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Russia 'will not delay' in response to US sanctions: Deputy FM

US ambassador to the UN says US could announce as early as Monday new sanctions on Moscow for support of Syria's Assad.

Vladimir Putin

Russian Deputy Foreign Minister Sergei Ryabkov has said Moscow will not delay its response to new US sanctions, according to Russian state news agency RIA. 

Ryabkov's comments on Monday came in response to remarks made by Nikki Haley, the US ambassador to the UN, who said on Sunday that Washington will impose new economic sanctions on Russia for their support of Syrian President Bashar al-Assad.

Ryabkov said that Russia's lower house of parliament is considering legislation that would give the Kremlin the power to restrict US imports, RIA reported. 

The deputy foreign minister also said Russian politicians were discussing US "abuse" of the dollar's status as the international currency, RIA quoted Ryabkov as saying.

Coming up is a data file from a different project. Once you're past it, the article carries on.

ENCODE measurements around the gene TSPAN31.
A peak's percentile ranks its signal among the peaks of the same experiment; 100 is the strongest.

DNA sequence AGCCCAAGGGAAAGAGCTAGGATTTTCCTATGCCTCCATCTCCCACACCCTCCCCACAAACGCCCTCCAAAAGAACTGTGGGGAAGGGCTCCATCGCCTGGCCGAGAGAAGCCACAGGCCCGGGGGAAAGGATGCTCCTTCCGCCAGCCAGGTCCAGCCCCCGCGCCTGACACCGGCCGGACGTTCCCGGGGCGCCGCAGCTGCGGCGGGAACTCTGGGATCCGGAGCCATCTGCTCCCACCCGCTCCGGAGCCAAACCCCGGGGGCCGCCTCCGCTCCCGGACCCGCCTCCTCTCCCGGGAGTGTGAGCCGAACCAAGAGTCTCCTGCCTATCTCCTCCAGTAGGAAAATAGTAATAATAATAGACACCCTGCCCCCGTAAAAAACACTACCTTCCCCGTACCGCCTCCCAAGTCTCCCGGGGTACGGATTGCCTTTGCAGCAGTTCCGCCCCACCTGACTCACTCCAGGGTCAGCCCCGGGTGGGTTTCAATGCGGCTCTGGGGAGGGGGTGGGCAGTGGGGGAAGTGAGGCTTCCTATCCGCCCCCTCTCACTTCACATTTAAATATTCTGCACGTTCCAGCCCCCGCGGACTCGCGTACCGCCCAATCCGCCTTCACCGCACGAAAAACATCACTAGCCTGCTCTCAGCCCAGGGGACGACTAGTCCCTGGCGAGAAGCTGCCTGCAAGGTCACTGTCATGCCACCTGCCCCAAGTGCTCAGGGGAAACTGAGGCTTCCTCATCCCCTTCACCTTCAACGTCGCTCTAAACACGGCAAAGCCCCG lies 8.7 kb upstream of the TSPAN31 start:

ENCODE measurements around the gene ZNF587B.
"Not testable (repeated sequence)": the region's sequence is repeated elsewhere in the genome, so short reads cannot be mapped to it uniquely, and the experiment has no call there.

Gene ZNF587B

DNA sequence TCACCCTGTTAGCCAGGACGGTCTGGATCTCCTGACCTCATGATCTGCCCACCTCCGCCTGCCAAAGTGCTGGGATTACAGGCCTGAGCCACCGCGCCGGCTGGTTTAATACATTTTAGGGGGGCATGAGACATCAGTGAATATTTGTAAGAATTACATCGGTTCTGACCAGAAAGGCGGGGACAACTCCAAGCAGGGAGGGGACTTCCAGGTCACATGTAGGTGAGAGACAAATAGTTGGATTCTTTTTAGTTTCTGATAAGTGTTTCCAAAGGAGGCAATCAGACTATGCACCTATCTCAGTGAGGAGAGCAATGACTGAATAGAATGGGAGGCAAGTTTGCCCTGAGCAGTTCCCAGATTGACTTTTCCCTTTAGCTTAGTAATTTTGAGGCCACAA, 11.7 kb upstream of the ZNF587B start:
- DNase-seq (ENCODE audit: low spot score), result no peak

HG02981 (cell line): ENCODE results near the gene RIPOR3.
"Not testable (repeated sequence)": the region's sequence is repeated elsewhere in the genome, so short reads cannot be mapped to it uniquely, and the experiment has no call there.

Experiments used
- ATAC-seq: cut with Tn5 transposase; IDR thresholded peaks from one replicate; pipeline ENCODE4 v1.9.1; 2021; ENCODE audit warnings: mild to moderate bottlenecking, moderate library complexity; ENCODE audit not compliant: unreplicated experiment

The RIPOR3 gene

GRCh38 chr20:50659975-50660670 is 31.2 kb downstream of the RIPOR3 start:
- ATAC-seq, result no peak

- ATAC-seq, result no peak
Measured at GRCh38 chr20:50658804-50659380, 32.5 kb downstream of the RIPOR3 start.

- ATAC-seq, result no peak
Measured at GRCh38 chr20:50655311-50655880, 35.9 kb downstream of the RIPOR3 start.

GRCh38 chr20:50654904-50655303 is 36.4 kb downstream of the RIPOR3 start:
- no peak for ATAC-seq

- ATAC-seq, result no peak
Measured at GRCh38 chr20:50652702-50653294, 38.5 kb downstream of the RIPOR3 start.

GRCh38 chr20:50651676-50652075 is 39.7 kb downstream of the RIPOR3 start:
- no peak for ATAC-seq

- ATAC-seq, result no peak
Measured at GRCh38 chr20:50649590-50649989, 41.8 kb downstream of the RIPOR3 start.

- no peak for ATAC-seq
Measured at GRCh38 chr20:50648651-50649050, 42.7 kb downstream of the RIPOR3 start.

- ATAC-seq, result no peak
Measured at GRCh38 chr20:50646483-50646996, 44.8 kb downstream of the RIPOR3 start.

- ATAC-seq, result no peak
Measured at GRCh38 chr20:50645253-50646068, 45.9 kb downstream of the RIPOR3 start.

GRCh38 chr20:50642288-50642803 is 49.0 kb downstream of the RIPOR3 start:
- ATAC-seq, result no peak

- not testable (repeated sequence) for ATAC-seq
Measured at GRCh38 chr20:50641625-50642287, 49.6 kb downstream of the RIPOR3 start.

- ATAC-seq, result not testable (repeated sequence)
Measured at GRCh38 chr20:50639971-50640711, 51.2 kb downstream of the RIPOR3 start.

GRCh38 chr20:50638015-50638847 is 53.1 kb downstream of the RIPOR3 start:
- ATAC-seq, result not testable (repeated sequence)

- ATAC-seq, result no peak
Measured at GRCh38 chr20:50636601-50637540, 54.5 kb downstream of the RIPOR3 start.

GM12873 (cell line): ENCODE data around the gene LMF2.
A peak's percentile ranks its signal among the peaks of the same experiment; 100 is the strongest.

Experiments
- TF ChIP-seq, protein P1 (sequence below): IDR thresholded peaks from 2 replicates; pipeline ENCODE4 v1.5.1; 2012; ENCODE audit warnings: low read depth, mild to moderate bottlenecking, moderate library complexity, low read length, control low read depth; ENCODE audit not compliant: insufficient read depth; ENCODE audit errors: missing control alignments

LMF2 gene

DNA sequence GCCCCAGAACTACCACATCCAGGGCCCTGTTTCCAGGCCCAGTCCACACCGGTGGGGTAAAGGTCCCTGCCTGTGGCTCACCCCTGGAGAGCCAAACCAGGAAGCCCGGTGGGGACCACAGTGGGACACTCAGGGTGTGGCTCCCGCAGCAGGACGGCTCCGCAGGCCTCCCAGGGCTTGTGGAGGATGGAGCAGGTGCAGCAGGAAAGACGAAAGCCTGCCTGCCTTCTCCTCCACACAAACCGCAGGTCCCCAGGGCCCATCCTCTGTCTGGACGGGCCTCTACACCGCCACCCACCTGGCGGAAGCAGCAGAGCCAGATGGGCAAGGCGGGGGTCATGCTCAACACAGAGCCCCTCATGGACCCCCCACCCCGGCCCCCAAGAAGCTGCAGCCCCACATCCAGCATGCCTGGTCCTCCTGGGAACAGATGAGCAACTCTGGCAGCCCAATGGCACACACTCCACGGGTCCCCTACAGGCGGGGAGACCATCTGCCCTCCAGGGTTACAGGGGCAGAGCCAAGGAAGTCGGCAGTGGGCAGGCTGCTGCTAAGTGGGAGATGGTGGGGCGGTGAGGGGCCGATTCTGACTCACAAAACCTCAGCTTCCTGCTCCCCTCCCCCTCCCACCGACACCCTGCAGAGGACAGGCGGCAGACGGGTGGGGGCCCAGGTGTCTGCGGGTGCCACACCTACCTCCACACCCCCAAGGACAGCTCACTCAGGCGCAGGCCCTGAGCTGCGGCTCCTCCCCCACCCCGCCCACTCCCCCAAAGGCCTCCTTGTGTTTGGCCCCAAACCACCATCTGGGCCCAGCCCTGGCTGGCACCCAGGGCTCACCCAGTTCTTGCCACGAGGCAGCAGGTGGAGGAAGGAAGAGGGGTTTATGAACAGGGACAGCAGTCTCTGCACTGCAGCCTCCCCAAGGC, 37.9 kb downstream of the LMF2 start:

Syrian government forces are suspected of using chemical weapons on rebel-held Douma on April 7 - an allegation that Syria's Assad denies. 

The US, France and the UK responded to the suspected attack by launching missiles on Saturday that they said targeted Syrian chemical weapons production facilities. Russian President Vladimir Putin denounced the US-led strikes as "an act of aggression" that will only worsen the humanitarian crisis in Syria. 

Haley told US media that sanctions could come as early as Monday.

"You will see that Russian sanctions will be coming down," Haley said

The US has already sanctioned Russia over its annexation of Crimea and role in the Ukraine conflict, as well as its alleged meddling in the 2016 presidential election.

The administration of US President Donald Trump is mired in controversies surrounding the Department of Justice's investigation into alleged Russian meddling and possible collusion between the Trump campaign and the Kremlin.

On Friday, it came out in court that Trump's longtime lawyer Michael Cohen has been under criminal investigation for months.

Former FBI Director James Comey, who was fired by Trump, also compared the US leader to a mafia boss and said he was "morally unfit" to be president, stoking controversies.


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